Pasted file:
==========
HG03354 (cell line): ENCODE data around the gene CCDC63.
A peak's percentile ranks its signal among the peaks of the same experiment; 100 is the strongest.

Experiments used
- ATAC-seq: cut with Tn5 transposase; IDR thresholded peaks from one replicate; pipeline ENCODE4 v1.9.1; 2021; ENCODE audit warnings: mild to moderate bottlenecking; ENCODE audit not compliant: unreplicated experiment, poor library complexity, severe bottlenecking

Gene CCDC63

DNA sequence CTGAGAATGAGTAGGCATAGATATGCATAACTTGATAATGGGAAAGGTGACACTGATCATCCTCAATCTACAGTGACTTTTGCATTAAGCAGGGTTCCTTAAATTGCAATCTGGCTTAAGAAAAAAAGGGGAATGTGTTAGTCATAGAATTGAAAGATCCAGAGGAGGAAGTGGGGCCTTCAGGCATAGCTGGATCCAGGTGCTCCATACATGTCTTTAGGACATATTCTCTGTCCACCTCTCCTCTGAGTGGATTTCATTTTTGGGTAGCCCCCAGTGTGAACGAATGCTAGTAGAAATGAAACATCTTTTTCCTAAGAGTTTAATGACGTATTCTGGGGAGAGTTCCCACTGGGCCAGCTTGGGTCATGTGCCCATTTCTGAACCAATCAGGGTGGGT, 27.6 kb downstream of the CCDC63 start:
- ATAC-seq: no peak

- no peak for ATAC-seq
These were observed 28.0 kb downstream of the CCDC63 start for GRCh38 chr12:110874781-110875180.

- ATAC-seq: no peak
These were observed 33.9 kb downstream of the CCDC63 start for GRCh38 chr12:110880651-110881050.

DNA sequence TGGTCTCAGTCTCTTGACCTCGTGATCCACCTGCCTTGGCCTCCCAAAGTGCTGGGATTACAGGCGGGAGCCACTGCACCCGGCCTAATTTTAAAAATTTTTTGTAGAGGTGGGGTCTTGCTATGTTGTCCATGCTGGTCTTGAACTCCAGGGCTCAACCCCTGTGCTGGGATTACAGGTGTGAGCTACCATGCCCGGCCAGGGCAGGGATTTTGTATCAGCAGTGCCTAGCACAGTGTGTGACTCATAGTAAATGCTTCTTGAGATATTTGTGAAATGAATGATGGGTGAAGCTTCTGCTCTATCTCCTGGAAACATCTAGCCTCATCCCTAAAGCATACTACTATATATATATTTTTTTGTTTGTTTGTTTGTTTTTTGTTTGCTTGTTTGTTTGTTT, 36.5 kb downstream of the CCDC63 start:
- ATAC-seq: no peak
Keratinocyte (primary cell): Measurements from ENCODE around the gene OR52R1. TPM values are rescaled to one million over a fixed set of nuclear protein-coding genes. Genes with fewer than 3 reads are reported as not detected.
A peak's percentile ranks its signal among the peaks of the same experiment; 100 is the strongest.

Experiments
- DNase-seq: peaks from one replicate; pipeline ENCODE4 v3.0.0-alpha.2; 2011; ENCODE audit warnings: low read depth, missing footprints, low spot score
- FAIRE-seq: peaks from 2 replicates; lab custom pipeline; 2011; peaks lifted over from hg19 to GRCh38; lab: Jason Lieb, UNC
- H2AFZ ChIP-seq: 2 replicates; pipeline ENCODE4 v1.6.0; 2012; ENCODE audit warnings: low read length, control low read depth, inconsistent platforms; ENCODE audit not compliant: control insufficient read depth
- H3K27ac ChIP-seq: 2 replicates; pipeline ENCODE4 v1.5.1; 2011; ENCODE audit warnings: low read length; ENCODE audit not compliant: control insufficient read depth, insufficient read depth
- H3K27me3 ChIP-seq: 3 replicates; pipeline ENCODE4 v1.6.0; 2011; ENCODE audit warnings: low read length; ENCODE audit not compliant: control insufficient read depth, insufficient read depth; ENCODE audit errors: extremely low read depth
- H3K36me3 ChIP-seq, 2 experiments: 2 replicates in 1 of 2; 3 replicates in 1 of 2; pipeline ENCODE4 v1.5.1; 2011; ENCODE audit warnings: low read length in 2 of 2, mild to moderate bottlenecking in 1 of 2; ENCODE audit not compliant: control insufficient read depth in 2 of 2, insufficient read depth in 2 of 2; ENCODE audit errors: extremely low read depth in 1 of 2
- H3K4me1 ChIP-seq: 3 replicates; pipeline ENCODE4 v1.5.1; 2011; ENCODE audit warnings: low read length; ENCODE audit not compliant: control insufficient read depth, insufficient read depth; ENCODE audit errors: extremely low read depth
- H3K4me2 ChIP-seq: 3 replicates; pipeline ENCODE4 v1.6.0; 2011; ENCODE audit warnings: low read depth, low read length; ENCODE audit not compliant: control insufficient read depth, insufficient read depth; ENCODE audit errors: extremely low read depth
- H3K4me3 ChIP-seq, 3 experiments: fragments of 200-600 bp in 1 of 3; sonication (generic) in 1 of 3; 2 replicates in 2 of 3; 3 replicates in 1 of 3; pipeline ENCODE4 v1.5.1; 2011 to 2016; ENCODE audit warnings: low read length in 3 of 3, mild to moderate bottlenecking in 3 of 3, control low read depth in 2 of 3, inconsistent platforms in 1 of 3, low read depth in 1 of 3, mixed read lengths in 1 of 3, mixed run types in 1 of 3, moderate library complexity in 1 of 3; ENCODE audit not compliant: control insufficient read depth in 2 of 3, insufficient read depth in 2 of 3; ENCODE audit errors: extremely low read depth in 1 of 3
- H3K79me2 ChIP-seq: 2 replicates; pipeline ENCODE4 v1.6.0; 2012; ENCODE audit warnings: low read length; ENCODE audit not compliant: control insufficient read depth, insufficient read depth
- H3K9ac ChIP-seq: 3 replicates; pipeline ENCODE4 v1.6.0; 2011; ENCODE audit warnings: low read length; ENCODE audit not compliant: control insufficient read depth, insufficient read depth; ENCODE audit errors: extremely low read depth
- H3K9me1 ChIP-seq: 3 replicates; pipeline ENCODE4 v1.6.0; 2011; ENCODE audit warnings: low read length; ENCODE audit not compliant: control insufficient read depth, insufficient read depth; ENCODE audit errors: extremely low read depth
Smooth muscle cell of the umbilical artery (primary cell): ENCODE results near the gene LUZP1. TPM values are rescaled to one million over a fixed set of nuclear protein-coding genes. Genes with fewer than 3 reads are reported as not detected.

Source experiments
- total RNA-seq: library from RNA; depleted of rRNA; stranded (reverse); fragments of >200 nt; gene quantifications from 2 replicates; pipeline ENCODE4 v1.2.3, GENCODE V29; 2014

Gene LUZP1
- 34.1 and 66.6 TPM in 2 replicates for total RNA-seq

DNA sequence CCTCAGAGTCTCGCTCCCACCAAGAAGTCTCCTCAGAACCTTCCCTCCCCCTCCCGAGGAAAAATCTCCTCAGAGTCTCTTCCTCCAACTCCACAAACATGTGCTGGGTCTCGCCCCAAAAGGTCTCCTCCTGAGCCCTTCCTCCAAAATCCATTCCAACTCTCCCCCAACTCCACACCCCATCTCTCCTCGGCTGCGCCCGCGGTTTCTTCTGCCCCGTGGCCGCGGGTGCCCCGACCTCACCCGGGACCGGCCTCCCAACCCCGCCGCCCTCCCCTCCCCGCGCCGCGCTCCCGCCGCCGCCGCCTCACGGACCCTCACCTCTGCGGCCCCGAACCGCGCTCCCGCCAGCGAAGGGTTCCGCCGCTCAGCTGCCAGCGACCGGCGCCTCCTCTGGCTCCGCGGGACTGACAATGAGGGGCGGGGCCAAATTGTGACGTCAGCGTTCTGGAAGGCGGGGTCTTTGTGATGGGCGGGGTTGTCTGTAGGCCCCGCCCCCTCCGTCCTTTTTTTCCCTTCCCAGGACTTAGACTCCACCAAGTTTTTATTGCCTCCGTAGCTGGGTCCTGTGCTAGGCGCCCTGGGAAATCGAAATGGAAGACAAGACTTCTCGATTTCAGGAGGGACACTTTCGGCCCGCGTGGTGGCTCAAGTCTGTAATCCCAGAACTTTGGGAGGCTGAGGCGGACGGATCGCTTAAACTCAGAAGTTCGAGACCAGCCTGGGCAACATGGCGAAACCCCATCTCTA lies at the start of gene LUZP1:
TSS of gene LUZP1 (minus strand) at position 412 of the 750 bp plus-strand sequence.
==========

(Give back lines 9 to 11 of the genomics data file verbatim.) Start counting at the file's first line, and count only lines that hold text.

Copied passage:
These were observed 28.0 kb downstream of the CCDC63 start for GRCh38 chr12:110874781-110875180.

- ATAC-seq: no peak
These were observed 33.9 kb downstream of the CCDC63 start for GRCh38 chr12:110880651-110881050.